As a result, the pertinence decision is divided in two steps:
Step 1: Rule 2 is tested at the level of the node processed.
Step 2: Rule 3 is tested at the level of the child nodes of the node processed.
The efficiency of the resulting algorithm (given in Algorithm 2 in figure 7), compared to Algorithm 1, is only affected by the extraction of the next element of the queue, which must be ordered by the set sizes. As we can have at most S different sizes of set, the worstcase time complexity is affected by a factor of log S by using an adequate data structure. As for the previous algorithm, the average target set size is expected to be small compared to S, so the log S factor may be considered as a constant and be negligible.
Specific representations of neighborhoods
The previous compact representation is general and can be used for any neighborhood. Nonetheless, we identified cases where further time and space optimizations can be envisaged. It arises when:

the DAG is actually a tree (each node has only one ancestor). In this case, the tree can be stored as a parenthesized expression without the need to store the size of the sets for each node. Typical examples of this situation correspond to the gene expression profiles hierarchically clustered, or the IUBMB Enzyme Nomenclature [15] that is, sets of genes/proteins annotated with the same EC number.

the DAG obtained after building the neighborhood is implicit and thus, does not need to be stored. It corresponds for example to a correspondence analysis or a principal component analysis of the codon usage (see [16]) or the sets of genes that are adjacent on the chromosome. In the latter case, we only need to know the order of the genes: any pair of genes defines an interval which defines a set of adjacent genes.
In the following, we present efficient algorithms for the identification of pertinent target sets in these specific representations.
Algorithm for the identification and the comparison of pertinent target sets in the tree compact representation
The main advantage to searching pertinent target sets in a tree is that for a given node, the child nodes define a non overlapping partition of the set their parent node represents, and thus, only the number of common and differing elements need to be propagated.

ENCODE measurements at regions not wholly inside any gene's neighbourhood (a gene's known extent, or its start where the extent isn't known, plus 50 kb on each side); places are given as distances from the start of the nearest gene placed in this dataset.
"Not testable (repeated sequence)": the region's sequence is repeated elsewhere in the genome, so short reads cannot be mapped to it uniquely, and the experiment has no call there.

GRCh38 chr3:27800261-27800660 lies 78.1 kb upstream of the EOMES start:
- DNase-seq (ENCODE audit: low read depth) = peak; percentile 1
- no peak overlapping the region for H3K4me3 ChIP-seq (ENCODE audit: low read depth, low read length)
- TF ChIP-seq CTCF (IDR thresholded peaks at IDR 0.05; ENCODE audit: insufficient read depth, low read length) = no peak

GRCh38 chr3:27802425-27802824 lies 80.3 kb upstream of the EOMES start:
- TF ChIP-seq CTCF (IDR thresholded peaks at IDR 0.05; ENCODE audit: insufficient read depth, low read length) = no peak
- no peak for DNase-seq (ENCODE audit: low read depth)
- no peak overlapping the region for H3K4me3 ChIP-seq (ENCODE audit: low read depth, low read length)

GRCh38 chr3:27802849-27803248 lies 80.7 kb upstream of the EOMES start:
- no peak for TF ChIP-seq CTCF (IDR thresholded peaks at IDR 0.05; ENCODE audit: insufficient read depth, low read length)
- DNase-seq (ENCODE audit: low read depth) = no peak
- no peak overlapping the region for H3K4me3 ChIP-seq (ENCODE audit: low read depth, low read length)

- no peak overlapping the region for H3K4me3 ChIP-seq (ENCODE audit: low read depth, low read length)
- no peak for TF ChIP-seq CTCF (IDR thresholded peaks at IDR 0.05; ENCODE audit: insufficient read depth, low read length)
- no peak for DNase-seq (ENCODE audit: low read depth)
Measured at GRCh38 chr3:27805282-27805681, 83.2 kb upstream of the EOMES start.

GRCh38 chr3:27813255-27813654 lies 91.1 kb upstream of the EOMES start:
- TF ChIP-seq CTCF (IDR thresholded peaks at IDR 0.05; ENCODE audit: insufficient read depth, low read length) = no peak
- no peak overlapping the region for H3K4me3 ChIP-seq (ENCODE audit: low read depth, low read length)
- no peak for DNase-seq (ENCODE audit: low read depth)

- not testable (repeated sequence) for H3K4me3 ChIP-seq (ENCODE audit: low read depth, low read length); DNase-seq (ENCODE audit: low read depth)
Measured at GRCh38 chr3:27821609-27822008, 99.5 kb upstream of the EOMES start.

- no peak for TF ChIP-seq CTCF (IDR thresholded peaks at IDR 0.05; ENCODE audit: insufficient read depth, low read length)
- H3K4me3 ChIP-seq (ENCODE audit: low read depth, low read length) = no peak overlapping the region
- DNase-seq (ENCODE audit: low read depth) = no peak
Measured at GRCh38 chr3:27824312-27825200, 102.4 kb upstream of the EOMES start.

The principle is to recursively compute a triplet of values (number of common elements, number of differing elements, tag indicating potential pertinence) for each node by using a stack of stacks to parse the parenthesized expression. The idea is to push an empty stack when an opening parenthesis is encountered, or a triplet of values when an element is encountered. When a closing parenthesis is read, the computation can occur and consists in the following:

(i)
Compute the number of common and differing elements corresponding to this node by summing up the values of the triplets contained in the top stack.

(ii)
Test Rule 2 for current node: if the number of common elements is bigger than all of the triplets contained in the top stack then the tag is set to potentially pertinent (not pertinent otherwise).

(iii)
Test Rule 3 for child nodes: if child nodes tagged potentially pertinent have less differing elements than the current node, then they are pertinent and the comparison is performed.

(iv)
Replace the top stack by the triplet of computed values.

(v)
Stop if all the query elements are included or if the target set size exceeds max_target_size.
Compared to the previous algorithm, this one avoids (i) the merging of the common elements for each node and (ii) the extraction of the next element of the queue. The tree is composed of S leaves and at most S  1 nodes, thus, the worstcase time complexity of this algorithm is O(S).
Algorithm for the identification and the comparison of pertinent target sets in implicit compact representations
An implicit representation requires us to provide a specific algorithm for each different implied DAG. However, this loss in genericity allows considerable time saving in the search for pertinent target sets and considerable space savings for storing the neighborhoods. We have chosen to present the sets of adjacent genes on the chromosome because it can be described very simply and briefly, leads to a straightforward algorithm, and was often encountered in our experiments.
For our illustration, we only need to store the genes in the order they appear on the chromosome. Thus, the space requirement is θ(S), instead of θ(S^{2}) needed for the DAG representation.
To identify pertinent target sets, we only need to know the position on the chromosome of each of the query elements. Then, each pair of positions defines a lower and an upper bound of an interval that, in turns, defines a set. For such a set to be pertinent, the bounds of the interval must be such that the position just before (resp. after) the lower (resp. upper) bound must not be an element of the query since it would violates Rule 3. Rule 2 holds because the bounds correspond to query elements. The worstcase time complexity of the resulting algorithm is O(Q^{2}), Q being the query set. Compared to Algorithm 2 working on the generic compact representation, this algorithm spares (i) the merging of common elements and (ii) the extraction of the next element of the queue.